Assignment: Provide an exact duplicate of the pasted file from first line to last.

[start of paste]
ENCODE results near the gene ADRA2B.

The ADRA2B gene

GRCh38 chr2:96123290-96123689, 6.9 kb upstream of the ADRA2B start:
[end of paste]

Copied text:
ENCODE results near the gene ADRA2B.

The ADRA2B gene

GRCh38 chr2:96123290-96123689, 6.9 kb upstream of the ADRA2B start: